Biblioteca

Change is the one constant on a writer’s journey to the recycle bin. It doesn’t matter how eloquent your thoughts are in the twenty-first century, all it takes is a server failure and your life’s works will become robot.txt.

If I wanted to preserve this blog it would be wiser to print it off and laminate it for safe keeping. Your future memory palace is more likely to be sourced from handwritten notebooks than your Facebook archives.

All this superlative technology and ancient rock symbols carved with a chisel will out last us all.

The future on you

I don’t know when it happened but I became obsessed with the future. Not what happens tomorrow, next week or even six months time, more how the next generation will perceive us. In my early twenties I didn’t care how my society would go down in history. It never even occurred to me.

Perhaps I was too busy living to realise, but the early millennium felt like a continuation of what had gone on before. Mobile phones fell into our pockets only we never ever had any credit to make a difference.

A social revolution has long since taken place and we are embracing the first wave of profound human change, and the wild promises of illusionary realities. Crackling with vitality, the internet is a counter-planet constructed in an invisible place, almost like a post-terrestrial resistance against an empty universe.

Marshall McLuhan’s aphorism – “We shape our tools and afterwards our tools shape us”  – has never been more prevalent in modern culture.

Google Glass Map

While I embrace change, I also fear becoming irrelevant to the unborn billions who will be entirely shaped by the internet. Despite immersing myself in smartphone culture, I find the potential of retinal technology absolutely terrifying. Google Glass (or its descendants) will revolutionise society in twenty years time. An augmented reality service that optimises eyesight to W3 will change everything.

The ’80s yuppies with their brick mobile phones are what marketing types call ‘early adopters’. They shaped the landscape and now they are ubiquitous. Likewise the Californian tech-hipsters with Google Glasses are just the beginning.

Even if you opt out of wearing Google Glass there will be billions of digitally subscribed eyes immersing you in their own reality. Uncomfortable? Move with the times.

When you can re-live the past there’s nothing you can hide. Our faculties are already being eroded by the internet and with retinal technology, you will no longer need to remember anything.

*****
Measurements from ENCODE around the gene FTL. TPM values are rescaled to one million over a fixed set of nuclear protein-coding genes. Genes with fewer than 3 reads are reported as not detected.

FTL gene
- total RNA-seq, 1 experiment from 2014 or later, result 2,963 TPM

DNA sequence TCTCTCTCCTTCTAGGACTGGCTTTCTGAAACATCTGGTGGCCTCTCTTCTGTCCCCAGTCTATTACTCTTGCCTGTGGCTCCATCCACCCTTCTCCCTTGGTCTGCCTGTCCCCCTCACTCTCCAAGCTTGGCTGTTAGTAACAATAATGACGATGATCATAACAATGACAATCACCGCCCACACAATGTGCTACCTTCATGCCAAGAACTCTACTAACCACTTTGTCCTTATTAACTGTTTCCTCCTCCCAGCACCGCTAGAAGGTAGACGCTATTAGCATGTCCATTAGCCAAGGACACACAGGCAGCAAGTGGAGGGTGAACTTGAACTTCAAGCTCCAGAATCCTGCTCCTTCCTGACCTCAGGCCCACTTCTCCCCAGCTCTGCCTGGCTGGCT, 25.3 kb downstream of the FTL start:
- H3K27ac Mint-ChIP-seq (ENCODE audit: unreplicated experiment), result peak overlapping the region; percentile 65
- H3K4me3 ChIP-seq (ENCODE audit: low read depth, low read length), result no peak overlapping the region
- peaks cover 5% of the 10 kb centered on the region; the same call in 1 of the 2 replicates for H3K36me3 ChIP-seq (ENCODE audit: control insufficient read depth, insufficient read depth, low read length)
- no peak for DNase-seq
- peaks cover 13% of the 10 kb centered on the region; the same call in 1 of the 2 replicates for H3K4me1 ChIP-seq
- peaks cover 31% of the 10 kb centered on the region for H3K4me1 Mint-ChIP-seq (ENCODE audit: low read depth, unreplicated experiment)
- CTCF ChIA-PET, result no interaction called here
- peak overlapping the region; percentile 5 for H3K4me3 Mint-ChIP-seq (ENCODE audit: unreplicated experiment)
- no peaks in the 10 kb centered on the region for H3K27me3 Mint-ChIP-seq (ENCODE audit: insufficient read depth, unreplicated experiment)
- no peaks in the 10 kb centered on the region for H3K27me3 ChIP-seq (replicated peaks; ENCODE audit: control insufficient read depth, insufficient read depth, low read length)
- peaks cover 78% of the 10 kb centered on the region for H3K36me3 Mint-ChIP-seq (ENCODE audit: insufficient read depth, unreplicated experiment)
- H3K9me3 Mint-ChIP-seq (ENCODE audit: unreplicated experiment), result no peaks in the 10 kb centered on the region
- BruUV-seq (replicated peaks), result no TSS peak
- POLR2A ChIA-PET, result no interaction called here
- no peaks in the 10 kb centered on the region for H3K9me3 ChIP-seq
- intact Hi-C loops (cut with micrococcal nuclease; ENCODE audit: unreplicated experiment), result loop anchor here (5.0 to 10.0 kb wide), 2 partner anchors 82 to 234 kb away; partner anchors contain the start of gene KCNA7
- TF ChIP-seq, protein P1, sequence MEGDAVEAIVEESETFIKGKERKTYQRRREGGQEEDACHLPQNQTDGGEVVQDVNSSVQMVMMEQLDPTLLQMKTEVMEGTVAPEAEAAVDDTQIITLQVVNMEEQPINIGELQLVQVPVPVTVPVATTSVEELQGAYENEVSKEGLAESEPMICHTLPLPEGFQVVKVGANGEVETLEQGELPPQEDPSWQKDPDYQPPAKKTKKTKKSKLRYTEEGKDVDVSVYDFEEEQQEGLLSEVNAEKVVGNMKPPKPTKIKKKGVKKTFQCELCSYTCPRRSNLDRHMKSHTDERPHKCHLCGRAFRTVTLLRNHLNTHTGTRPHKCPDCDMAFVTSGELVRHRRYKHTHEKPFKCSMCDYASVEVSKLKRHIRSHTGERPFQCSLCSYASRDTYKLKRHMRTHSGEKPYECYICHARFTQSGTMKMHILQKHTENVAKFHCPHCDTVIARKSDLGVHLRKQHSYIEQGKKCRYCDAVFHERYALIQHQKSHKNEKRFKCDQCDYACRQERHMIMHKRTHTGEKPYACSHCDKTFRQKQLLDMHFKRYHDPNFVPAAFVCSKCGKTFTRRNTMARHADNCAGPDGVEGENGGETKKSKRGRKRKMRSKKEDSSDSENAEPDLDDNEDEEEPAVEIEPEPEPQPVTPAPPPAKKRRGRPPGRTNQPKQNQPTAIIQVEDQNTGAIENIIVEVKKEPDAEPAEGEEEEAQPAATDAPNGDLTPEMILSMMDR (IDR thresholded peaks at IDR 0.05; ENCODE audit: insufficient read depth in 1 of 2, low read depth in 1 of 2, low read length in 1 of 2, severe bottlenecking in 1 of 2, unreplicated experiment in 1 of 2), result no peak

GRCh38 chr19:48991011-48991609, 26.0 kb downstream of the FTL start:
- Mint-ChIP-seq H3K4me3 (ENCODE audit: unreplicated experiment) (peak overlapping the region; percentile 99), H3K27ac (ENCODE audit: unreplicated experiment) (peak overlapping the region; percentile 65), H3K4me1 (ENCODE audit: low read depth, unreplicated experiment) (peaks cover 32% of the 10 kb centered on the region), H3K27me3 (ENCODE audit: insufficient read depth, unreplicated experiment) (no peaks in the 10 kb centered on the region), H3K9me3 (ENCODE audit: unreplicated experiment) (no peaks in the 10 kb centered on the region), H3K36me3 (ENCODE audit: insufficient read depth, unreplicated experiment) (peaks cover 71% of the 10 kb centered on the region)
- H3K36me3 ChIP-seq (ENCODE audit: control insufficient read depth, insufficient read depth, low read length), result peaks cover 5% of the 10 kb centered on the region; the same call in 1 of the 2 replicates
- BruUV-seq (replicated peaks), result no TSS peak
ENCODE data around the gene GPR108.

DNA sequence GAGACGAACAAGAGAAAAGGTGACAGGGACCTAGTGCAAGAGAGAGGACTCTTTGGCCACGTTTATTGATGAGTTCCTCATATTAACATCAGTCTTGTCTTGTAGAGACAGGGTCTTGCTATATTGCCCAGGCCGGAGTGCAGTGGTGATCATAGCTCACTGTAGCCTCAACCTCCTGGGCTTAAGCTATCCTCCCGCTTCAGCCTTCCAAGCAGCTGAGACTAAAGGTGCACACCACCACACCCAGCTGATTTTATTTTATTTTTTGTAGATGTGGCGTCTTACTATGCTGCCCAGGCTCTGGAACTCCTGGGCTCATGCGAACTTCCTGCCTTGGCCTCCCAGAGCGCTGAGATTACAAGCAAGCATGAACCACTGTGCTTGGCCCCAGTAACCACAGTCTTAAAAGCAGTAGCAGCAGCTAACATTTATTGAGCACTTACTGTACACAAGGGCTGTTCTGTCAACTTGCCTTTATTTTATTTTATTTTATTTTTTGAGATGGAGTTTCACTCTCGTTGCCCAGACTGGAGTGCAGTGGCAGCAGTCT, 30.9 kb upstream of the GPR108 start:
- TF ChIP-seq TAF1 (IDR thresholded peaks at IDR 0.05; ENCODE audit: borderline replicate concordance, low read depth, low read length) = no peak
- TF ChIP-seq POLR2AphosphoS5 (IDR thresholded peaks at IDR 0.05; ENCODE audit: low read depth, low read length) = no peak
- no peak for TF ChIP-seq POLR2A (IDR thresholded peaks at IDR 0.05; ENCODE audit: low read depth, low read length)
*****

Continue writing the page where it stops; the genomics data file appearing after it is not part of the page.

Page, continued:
Memory could well become a myth like ancient Latin or Greek. A romantic illusion unable to compete with an all knowing camera. With everyone carrying a second screen in their pockets, our lives are becoming increasingly cinematic.

Hence the rise of immersive cinema and theatre events in London and New York, where audiences want to interact with events that hitherto they had passively consumed in silence.

Our post-modern universe is like being trapped midway on a celluloid reel. Sometimes I imagine myself as a frail 82-year-old in 2063, reminiscing to young people about my semi-pastoral childhood in the late 20th century. Recalling barbaric stories about ordinance survey maps, paper rounds, rotary dial telephones, and black and white televisions.

Unlike today my Mum couldn’t upload images of her 3-year old son’s birthday onto a global network. I was nobody’s profile picture. My first day at school wasn’t recorded on camera either. Neither was my younger brother and sister. Fading photographs captured my childhood in a rustic manner, but our lives are an ongoing anthology, a composite of many selves, and the young boy in those pictures doesn’t exist anymore.

One seminal moment took place in my mid-teens, when in 1996 my Dad sent his first ever e-mail on this strange invention called the internet. My brother and I gathered round his swivel black chair and watched history in the making.

We didn’t think anything of it at first but I do remember it vividly. Who were we to know that this new technology would transform our lives forever? Now that’s history worth remembering and I haven’t looked back since.

1985